Keith Lafuente

Artist Interview

April 28, 2021
Keith Lafuente is a multi-disciplinary artist and designer. His work addresses fundamental questions of identity and desire, using fashion and drag for their intimate relation to the body. His fashion presentations combine storytelling, clothing, and performance to show queer Asian-American identities in flux: navigating between invisibility and hypervisibility, history and fantasy, necessity and pleasure. In drag, Lafuente goes by the name Mahal Kita, which is the Tagalog phrase for "I love you."

Hello Keith, can you tell us a bit about yourself and your background?

I’m a queer, Filipino-American artist and designer. I grew up in New Jersey and studied fine arts at Carnegie Mellon University. In terms of fashion design and sewing, I’m completely self-taught (thank you, YouTube!). Currently, I am living and working in New York.

How do you come up with the themes and concepts behind each collection?

My work is very personal; each collection is a response to daily experiences, struggles, and desires. I work intuitively and try not to overthink or predetermine too much because I believe the most important ideas rise to the surface naturally.

Perhaps the most deliberate part of my practice is my approach to Filipino culture. I grew up not knowing any Filipinos outside of my immediate family, so for a long time I’ve felt disconnected to that part of myself. I use my work as an opportunity to learn more about and connect with my heritage. As it turns out, it is quite complicated (thank you, colonialism...).

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Your Spring/Summer 2021 collection is presented entirely virtually with 3D rendered design and animated characters. Can you tell us more about this collection? How did it come about? Do you plan to further experiment with digital media in the future?

The artist Joanna Lin reached out to me wanting to collaborate on an animated project. I would send her my sketches and she would translate them into 3D. We would go back and forth until the outfit felt right. Many of the looks were inspired by Japanese archery and Beijing opera costumes. I think there is a meditative quality to the collection, but I also find it sexy and even a little silly. We have been stuck at home for a long time, but the collection offers a sense of open and limitless nature, a breath of fresh air. This was only the first step, though - we’ve only touched the surface of what is possible with this medium.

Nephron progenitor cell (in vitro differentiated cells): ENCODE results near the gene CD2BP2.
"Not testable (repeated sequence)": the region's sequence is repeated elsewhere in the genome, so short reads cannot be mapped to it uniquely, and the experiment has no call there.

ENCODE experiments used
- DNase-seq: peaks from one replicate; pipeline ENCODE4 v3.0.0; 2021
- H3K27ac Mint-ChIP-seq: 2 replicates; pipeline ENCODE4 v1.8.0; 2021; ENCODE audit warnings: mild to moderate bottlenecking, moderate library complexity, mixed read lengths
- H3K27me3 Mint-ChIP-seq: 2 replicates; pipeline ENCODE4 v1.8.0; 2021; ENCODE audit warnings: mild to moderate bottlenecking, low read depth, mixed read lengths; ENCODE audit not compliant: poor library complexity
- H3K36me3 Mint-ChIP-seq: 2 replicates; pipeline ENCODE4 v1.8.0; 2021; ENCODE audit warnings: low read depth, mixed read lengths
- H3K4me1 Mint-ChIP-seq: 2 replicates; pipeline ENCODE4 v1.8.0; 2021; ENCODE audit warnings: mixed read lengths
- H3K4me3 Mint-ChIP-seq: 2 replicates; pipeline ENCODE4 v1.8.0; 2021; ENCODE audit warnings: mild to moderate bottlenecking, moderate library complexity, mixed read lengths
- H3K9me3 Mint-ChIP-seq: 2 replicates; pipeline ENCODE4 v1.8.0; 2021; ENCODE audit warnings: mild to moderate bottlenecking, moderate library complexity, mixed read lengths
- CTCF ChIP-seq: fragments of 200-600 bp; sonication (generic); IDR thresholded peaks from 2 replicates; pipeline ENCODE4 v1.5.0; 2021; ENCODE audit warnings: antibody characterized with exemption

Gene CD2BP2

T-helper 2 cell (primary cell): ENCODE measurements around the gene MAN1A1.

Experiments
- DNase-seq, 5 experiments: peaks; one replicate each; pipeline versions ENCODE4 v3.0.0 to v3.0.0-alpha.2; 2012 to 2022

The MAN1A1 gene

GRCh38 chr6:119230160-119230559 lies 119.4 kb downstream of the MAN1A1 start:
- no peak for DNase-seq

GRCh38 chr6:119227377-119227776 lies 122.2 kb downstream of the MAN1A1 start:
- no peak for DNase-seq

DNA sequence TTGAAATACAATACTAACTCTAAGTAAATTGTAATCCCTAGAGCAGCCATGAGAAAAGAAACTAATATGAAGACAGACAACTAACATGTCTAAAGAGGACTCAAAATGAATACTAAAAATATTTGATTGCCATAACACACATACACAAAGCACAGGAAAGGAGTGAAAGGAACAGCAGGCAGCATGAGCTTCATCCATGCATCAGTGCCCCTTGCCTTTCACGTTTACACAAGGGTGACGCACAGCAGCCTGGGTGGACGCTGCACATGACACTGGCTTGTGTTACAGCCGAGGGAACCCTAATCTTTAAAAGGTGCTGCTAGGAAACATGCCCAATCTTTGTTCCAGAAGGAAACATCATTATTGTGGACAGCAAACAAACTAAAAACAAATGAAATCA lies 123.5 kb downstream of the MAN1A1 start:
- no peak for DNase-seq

Spring/Summer 2021, collaboration with Joanna Lin

Your runway presentations are often performances packed with narratives, backstories, and characters. What is your process like putting together a show? Which parts of your process are your favorite? Why?

There are three main aspects to my work: the clothes, the story, and the presentation. I start with the clothing, making everything myself by hand. The design process helps guide me to the story I want to tell. Once I’ve decided on a basic direction, I will do research, then start writing the script. My writing is usually informed by Filipino history, as well as TV shows or movies I am watching at the time. The presentation itself is a lot of logistics: finding a venue, casting, styling, photography, video, make-up, hair, and the like. I will also record original dialogue and mix the soundtrack. To be honest, most of the time everything feels like a big mess; my favorite part is when it all finally comes together at the last minute.

Concept Art for Fall/Winter 2018

Your work is a constant flux that refuses categorization, instead of the binaries, it draws attention to the spectrum in between. Can you tell us more about this aspect of your work?

In a perfect world, I would say that I don't care about categories at all. Every time I see something new that I like, my first thought is “how can I do that?” I just follow my whims, regardless of what it is.

In reality, it is difficult to make a living that way, because people are far more comfortable with predetermined categories. People's sense of value changes depending on what they think my work is: a painting on canvas is bound to be valued differently than a T-shirt with the same painting. Should I be showing at a gallery, a nightclub, or a shopping mall? To me, the only real difference between fashion and art is not the object itself, but its context. How is something I make understood within the history/trajectory of art, versus the history/trajectory of fashion? How can those separate histories be reconciled? I’m still trying to figure it out.

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Can you tell us about your drag persona, Mahal Kita? What is her origin story? What does she represent? What is her performance like?